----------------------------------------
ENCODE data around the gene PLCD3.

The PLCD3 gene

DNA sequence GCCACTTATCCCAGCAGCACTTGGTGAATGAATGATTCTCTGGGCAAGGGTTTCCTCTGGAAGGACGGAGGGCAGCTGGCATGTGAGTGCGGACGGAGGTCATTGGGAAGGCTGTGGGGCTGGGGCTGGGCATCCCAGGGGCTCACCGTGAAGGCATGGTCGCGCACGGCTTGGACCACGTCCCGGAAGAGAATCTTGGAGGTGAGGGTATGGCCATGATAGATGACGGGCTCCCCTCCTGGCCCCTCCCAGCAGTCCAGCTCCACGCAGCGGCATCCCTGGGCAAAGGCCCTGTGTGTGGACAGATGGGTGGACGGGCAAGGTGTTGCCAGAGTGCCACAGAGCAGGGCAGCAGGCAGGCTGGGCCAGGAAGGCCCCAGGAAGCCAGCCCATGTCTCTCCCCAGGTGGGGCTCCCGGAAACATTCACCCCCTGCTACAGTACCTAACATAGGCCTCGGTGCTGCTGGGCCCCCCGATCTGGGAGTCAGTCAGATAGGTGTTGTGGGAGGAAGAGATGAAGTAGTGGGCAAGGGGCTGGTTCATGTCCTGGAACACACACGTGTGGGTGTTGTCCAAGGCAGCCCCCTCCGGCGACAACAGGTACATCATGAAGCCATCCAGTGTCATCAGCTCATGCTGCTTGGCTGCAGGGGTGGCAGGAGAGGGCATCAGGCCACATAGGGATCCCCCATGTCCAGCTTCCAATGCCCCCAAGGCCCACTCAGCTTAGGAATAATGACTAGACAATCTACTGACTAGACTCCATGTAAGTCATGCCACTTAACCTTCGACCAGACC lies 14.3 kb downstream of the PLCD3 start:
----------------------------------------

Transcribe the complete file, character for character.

ENCODE data around the gene PLCD3.

The PLCD3 gene

DNA sequence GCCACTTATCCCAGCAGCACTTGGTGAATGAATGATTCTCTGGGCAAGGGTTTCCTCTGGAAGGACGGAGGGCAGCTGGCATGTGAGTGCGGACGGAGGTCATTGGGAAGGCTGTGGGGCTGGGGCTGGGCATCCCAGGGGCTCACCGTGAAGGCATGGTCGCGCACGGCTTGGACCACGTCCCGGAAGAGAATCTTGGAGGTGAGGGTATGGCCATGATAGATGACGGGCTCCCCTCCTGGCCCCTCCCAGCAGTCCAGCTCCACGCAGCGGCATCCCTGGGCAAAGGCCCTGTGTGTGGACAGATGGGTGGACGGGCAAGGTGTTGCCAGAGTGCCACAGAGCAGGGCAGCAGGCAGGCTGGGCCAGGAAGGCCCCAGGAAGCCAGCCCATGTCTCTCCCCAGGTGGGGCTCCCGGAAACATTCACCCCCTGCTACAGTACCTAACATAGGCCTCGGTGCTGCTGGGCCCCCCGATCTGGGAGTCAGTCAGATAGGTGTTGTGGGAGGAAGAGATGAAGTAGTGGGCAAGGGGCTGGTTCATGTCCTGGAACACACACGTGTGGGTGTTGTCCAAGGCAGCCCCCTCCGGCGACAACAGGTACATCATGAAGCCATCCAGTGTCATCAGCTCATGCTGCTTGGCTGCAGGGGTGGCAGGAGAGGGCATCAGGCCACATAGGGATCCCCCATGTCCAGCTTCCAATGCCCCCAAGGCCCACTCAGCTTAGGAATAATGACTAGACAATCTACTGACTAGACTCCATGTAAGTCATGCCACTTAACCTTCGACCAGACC lies 14.3 kb downstream of the PLCD3 start: